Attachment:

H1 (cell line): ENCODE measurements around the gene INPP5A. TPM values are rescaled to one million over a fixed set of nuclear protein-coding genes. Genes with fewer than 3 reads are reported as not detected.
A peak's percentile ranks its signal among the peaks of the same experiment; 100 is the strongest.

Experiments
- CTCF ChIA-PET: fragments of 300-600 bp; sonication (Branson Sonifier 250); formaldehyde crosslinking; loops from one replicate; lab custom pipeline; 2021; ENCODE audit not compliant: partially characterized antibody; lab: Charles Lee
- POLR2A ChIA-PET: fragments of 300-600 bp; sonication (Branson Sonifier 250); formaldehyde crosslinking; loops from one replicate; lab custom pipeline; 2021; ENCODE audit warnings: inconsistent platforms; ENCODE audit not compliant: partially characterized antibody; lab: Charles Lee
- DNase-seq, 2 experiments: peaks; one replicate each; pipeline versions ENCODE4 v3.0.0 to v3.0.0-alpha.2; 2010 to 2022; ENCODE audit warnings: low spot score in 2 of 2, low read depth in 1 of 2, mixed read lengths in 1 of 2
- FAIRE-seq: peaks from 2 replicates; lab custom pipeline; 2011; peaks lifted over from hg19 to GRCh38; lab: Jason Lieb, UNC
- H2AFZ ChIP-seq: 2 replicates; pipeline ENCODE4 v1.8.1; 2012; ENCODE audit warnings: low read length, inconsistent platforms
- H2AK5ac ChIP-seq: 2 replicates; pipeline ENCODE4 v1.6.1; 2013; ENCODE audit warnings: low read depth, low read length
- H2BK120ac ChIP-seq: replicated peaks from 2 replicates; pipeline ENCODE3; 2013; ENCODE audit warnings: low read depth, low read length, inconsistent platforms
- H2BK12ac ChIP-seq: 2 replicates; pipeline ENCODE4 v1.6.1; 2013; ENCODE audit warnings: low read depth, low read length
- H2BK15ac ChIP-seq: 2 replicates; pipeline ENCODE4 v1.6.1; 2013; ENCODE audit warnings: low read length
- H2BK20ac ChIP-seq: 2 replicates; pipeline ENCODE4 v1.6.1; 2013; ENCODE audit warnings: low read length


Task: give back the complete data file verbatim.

H1 (cell line): ENCODE measurements around the gene INPP5A. TPM values are rescaled to one million over a fixed set of nuclear protein-coding genes. Genes with fewer than 3 reads are reported as not detected.
A peak's percentile ranks its signal among the peaks of the same experiment; 100 is the strongest.

Experiments
- CTCF ChIA-PET: fragments of 300-600 bp; sonication (Branson Sonifier 250); formaldehyde crosslinking; loops from one replicate; lab custom pipeline; 2021; ENCODE audit not compliant: partially characterized antibody; lab: Charles Lee
- POLR2A ChIA-PET: fragments of 300-600 bp; sonication (Branson Sonifier 250); formaldehyde crosslinking; loops from one replicate; lab custom pipeline; 2021; ENCODE audit warnings: inconsistent platforms; ENCODE audit not compliant: partially characterized antibody; lab: Charles Lee
- DNase-seq, 2 experiments: peaks; one replicate each; pipeline versions ENCODE4 v3.0.0 to v3.0.0-alpha.2; 2010 to 2022; ENCODE audit warnings: low spot score in 2 of 2, low read depth in 1 of 2, mixed read lengths in 1 of 2
- FAIRE-seq: peaks from 2 replicates; lab custom pipeline; 2011; peaks lifted over from hg19 to GRCh38; lab: Jason Lieb, UNC
- H2AFZ ChIP-seq: 2 replicates; pipeline ENCODE4 v1.8.1; 2012; ENCODE audit warnings: low read length, inconsistent platforms
- H2AK5ac ChIP-seq: 2 replicates; pipeline ENCODE4 v1.6.1; 2013; ENCODE audit warnings: low read depth, low read length
- H2BK120ac ChIP-seq: replicated peaks from 2 replicates; pipeline ENCODE3; 2013; ENCODE audit warnings: low read depth, low read length, inconsistent platforms
- H2BK12ac ChIP-seq: 2 replicates; pipeline ENCODE4 v1.6.1; 2013; ENCODE audit warnings: low read depth, low read length
- H2BK15ac ChIP-seq: 2 replicates; pipeline ENCODE4 v1.6.1; 2013; ENCODE audit warnings: low read length
- H2BK20ac ChIP-seq: 2 replicates; pipeline ENCODE4 v1.6.1; 2013; ENCODE audit warnings: low read length